To work properly, organic solar cells need more than just a photo-active material absorbing the light and converting it into an electrical current. There are contacts, of course, which extract the current and pass it to the wires. And then there are charge transport layers, which are found in almost all organic solar cells in between the active layer and the contacts.
Ideally, the charge transport layers function as semipermeable membranes. In a solar cell, this means they conduct only one type of carrier (electrons or holes), while blocking the other.
One strategy to achieve that is to use doped organic semiconductors. Chemically, those materials are very similar to the absorber, but with strongly increased conductivity for either electrons (n-doping) or holes (p-doping) due to deliberately introduced impurity molecules, so-called dopants. Using soluble organic materials also for the transport layers would further simplify the device fabrication. Think of three different layers of paint sprayed on top of each other, which would pretty much make a working solar cell.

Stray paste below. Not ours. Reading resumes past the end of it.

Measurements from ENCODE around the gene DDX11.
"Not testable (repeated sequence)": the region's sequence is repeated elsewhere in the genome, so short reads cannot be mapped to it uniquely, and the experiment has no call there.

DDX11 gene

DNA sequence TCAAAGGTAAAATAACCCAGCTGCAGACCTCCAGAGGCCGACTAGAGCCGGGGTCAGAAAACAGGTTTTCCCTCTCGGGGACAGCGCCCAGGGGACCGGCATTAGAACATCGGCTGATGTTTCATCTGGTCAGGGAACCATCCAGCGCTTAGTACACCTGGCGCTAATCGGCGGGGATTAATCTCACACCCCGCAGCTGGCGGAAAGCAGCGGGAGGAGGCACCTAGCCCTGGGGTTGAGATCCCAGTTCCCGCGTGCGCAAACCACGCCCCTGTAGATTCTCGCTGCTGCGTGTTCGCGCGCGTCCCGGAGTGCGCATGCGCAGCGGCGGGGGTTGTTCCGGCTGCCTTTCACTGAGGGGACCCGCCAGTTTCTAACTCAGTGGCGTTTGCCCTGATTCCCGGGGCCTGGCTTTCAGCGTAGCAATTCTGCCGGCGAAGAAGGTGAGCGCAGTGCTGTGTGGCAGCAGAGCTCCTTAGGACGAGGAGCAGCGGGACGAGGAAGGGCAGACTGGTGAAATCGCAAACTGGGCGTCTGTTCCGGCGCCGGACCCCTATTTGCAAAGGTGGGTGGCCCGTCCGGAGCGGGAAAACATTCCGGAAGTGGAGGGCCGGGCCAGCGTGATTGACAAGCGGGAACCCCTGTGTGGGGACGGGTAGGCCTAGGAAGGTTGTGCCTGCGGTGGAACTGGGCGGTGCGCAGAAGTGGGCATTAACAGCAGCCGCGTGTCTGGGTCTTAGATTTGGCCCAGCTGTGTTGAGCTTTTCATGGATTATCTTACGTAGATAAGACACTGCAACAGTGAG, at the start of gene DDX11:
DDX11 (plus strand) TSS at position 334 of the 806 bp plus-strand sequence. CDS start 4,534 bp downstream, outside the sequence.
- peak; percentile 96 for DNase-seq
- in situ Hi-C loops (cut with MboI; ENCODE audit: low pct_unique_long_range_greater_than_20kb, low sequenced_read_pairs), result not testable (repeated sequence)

Sounds great, doesn’t it?
As always, the challenges lie in the practice. One particular issue is that depositing the second and third organic layer must not re-dissolve the underlying ones. This is not trivial given the chemical similarity of the materials used.
In this work, published in ACS Applied Energy Materials, we discuss whether cross-linking the interlayers can help fixing the problem. Cross-linking means to add another ingredient, the cross-linker, which binds the actual functional molecules or polymers together so that they form an insoluble network. Concretely, we tested a novel photo-reactive tris-azide cross-linker, which we incorporated into a p-doped polymer used as a transport layer for holes.
The good news: With our cross-linking strategy, we were able to create a stable, versatile and functional charge transport layer. The less good news, however, is that the solar cells with the cross-linked doped interlayer performed a little worse than control devices with an established standard material.
Using a relatively complex measurement technique called charge extraction by linearly increasing current (CELIV), we found that this is due to unwanted doping of the active layer. Our hypothesis was that these were dopants from the charge transport layer, which were not sufficiently stabilized by the cross-linker and diffused into the active layer. Numerical drift-diffusion simulations showed that such a diffusion would have exactly the observed detrimental effect on the device performance.
Hence, while cross-linking indeed is a promising approach to enable solution-processible charge transport layers, we conclude that cross-linkers must be improved in a way that they not only stabilize the host material but also the dopant.